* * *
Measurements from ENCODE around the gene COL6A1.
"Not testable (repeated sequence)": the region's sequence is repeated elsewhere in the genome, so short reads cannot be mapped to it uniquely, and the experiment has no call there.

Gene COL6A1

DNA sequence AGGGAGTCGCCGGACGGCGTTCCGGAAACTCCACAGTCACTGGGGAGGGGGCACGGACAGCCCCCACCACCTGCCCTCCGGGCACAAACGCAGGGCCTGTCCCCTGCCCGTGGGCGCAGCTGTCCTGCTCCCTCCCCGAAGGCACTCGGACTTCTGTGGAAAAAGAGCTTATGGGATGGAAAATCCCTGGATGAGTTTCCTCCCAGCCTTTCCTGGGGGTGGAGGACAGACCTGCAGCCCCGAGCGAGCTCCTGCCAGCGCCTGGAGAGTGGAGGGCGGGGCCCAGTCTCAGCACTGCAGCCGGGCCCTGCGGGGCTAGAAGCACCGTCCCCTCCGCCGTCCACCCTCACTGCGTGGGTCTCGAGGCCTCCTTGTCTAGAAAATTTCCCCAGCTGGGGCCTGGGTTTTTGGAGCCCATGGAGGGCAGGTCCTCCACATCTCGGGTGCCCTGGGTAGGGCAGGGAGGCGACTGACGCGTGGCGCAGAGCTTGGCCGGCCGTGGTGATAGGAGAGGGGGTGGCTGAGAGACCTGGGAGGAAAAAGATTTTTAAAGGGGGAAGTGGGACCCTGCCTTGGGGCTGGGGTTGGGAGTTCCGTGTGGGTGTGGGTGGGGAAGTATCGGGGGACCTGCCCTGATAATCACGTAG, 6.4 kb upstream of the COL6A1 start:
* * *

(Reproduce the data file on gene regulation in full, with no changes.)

Measurements from ENCODE around the gene COL6A1.
"Not testable (repeated sequence)": the region's sequence is repeated elsewhere in the genome, so short reads cannot be mapped to it uniquely, and the experiment has no call there.

Gene COL6A1

DNA sequence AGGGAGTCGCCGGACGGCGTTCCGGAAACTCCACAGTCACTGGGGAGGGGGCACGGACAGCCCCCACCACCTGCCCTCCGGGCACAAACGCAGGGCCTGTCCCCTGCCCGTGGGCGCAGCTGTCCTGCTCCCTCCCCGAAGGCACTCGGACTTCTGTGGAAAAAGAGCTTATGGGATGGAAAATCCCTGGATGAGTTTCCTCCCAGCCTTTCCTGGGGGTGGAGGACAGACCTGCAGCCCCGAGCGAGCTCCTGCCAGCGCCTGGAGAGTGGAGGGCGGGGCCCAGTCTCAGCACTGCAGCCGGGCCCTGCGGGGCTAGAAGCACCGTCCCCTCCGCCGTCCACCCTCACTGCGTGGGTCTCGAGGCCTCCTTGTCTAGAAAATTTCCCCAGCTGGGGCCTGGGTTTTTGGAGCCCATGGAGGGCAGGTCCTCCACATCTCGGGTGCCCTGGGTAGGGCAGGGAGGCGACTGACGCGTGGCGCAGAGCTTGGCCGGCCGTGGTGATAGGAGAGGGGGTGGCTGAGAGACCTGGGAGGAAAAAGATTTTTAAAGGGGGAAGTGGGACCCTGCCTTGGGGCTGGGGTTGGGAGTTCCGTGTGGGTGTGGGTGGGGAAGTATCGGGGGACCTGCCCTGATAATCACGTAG, 6.4 kb upstream of the COL6A1 start: